I was surprised how quickly Slott dismantled all the Parker Industries stuff though, as I thought with his run ending not long after, he’d have left it for his successor to deal with, but I guess he wanted to put all his toys back in the box to a degree and do his own reset of Peter’s life. Except the way he puts him back in the Bugle isn’t a reset but a new angle on an old concept, which Slott does a lot of in his run. I really like is that I don’t think Slott does any story where he undoes someone else’s work on a character, resetting them to their platonic ideal or classic status. Instead, he’s all about having a big new idea for them and moving them onto it, continually reinventing characters in radical ways, but knowing these are only ever going to have short half-lives. The epitome of this is with Doc Ock, who gets as much focus in Slott’s run as Peter really and goes through many changes, but they’re all ones that move him forward rather than resetting him. That’s one of the benefits of a writer having a long run like this, that characters can be allowed to change and develop for protracted periods without being continually reset to default every year or so for the new creative team.
Speaking of Ock and his changes, one of my favourite additions Slott made to Spider-Man is Anna-Maria Marconi. She’s such a fun character, totally on the ball with helping Peter as Spider-Man, amusingly genre-savvy in ways other characters aren’t at times. After the incredibly annoying Carly Cooper, Anna-Maria was a breath of fresh air.
Things start to fall apart a little near the end though. There’s the Clone Conspiracy kerfuffle. Venom Inc I skipped over and have no regrets about, though it plays heavily into Red Goblin, so there is a disconnect going from Worldwide 7 (the tpb) to that. It’s also completely up-ended by Jonah discovering that Peter is Spider-Man which is a huge event that happens in the B-title, Spectacular Spider-Man. There’s no time really for Amazing to address that, it just has to roll with it and it does interesting stuff with it (it’s not a development I’m sure I like, but I’m interested to see where it goes). I was completely thrown by it and had to look up when and where it happened online, which is not what you want. It shows the weakness of having multiple semi-autonomous titles running concurrently vs the Webhead and Big Time eras, when there was just one main book at increased frequency carrying everything. I’m sure Zdarsky’s run was great, but couldn’t it have waited til Slott was done?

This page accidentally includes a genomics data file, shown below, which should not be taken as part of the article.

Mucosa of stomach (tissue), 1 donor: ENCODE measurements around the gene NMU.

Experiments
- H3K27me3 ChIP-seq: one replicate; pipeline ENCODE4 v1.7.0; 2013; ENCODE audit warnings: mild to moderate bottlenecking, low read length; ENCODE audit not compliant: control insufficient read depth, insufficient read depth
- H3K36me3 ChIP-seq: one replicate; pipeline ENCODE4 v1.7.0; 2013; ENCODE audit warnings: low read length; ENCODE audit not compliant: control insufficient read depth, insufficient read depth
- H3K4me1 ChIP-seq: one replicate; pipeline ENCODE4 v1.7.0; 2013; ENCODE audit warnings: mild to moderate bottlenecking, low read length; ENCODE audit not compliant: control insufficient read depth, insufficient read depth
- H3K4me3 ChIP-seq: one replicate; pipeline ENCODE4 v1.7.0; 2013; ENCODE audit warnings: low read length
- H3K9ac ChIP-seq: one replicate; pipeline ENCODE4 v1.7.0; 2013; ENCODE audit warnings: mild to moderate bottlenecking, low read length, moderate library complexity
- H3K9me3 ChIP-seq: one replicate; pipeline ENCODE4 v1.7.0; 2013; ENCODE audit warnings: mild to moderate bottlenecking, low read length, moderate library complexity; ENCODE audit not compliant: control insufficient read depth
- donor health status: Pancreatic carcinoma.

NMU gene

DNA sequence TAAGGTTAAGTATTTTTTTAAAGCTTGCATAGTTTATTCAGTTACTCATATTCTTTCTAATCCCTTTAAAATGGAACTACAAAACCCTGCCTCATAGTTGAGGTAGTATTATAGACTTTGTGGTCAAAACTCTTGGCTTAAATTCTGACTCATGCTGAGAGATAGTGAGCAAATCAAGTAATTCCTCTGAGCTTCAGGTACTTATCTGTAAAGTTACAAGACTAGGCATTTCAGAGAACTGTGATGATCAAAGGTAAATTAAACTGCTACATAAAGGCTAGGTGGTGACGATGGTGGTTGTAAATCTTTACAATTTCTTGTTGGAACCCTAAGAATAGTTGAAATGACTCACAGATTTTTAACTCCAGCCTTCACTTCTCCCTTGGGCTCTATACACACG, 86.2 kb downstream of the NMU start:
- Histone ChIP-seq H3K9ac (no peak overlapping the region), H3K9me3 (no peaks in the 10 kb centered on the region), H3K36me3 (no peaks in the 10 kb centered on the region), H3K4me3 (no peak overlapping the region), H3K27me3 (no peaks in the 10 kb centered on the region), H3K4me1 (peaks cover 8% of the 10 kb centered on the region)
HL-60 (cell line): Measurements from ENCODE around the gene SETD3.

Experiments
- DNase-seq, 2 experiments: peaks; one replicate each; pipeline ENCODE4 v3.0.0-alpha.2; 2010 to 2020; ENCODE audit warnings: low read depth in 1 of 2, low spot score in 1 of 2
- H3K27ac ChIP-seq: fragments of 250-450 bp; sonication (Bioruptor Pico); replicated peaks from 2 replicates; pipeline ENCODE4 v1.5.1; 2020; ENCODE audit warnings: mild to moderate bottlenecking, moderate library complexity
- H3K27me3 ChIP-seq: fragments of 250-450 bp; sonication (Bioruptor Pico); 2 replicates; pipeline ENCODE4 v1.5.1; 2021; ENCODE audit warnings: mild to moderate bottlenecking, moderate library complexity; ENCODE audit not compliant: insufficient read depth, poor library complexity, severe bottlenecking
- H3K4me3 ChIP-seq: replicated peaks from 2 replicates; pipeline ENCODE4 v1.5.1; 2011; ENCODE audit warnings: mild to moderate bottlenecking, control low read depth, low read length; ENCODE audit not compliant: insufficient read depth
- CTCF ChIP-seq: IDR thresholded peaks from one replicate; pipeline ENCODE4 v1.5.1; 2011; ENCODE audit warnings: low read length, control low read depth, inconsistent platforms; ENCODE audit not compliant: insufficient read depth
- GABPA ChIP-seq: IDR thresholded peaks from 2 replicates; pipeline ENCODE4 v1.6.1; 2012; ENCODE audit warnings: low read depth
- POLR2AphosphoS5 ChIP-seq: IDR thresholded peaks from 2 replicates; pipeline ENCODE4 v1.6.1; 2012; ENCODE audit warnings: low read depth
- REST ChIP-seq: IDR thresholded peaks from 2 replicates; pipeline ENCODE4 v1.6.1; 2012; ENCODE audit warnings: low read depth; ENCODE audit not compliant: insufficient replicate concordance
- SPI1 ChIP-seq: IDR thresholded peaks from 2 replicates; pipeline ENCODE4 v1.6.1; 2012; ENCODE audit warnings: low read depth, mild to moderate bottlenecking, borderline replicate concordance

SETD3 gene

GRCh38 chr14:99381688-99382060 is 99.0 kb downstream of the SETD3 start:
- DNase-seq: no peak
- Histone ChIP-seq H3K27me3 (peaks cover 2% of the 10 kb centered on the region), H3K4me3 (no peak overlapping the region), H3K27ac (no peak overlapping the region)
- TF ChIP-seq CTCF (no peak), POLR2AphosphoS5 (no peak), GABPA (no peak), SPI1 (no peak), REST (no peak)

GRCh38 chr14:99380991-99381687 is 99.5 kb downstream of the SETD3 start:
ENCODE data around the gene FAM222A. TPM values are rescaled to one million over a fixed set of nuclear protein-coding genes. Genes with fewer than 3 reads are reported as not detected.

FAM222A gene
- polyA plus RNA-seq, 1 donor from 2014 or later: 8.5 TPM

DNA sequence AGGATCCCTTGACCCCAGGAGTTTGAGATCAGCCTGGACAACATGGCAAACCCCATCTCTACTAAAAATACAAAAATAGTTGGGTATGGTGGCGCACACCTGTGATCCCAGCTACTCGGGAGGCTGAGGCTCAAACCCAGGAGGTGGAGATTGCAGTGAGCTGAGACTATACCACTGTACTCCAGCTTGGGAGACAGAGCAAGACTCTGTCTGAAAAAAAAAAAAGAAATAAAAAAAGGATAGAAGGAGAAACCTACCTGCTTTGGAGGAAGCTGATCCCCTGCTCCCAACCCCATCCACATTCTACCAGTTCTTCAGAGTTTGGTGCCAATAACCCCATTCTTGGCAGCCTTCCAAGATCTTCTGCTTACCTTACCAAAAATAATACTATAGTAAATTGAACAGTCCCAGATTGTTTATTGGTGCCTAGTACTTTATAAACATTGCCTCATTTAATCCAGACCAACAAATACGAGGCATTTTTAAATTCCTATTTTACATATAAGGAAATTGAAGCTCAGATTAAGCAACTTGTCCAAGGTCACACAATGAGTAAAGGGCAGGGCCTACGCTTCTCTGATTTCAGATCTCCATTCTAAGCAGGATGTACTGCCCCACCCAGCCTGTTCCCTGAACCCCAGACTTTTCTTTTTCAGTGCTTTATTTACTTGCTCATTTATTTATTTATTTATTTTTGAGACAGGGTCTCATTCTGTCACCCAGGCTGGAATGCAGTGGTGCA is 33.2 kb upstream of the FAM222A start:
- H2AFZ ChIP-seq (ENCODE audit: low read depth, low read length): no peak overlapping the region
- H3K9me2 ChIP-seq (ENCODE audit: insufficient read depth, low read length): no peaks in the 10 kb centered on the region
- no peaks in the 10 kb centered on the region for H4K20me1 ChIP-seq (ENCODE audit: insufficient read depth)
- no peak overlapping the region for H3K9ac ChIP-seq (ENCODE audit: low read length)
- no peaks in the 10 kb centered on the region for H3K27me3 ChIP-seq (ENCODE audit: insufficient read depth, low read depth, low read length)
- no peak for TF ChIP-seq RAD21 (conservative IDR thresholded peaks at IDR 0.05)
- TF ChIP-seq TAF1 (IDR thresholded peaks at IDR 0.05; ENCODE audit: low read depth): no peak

One other issue with Red Goblin and the tail-end of Worldwide is that I’ve been increasingly ignorant of what’s broadly going on in the Marvel U, so I found myself a bit puzzled by certain things. SHIELD being dissolved after Secret Empire, for instance. Didn’t have a clue what was going on with the various Venom people after around Spider-Island. That’s not the book’s fault, admittedly, but it came up a few times.
My only real problem with Slott’s writing is that he has a tendancy to over-use phrases. This might just be because I’ve read 250 in three months, but he brings up the “great power, great responsibilty” mantra a little too often for my liking but the real kicker is the amount of times Doc Ock works the word “superior” into dialogue. It’s a bit overdone.
Still, that aside, I think Dan Slott’s Spider-Man work, and the Webhead era before, will stand up as one of the best eras of Spider-Man for a long while.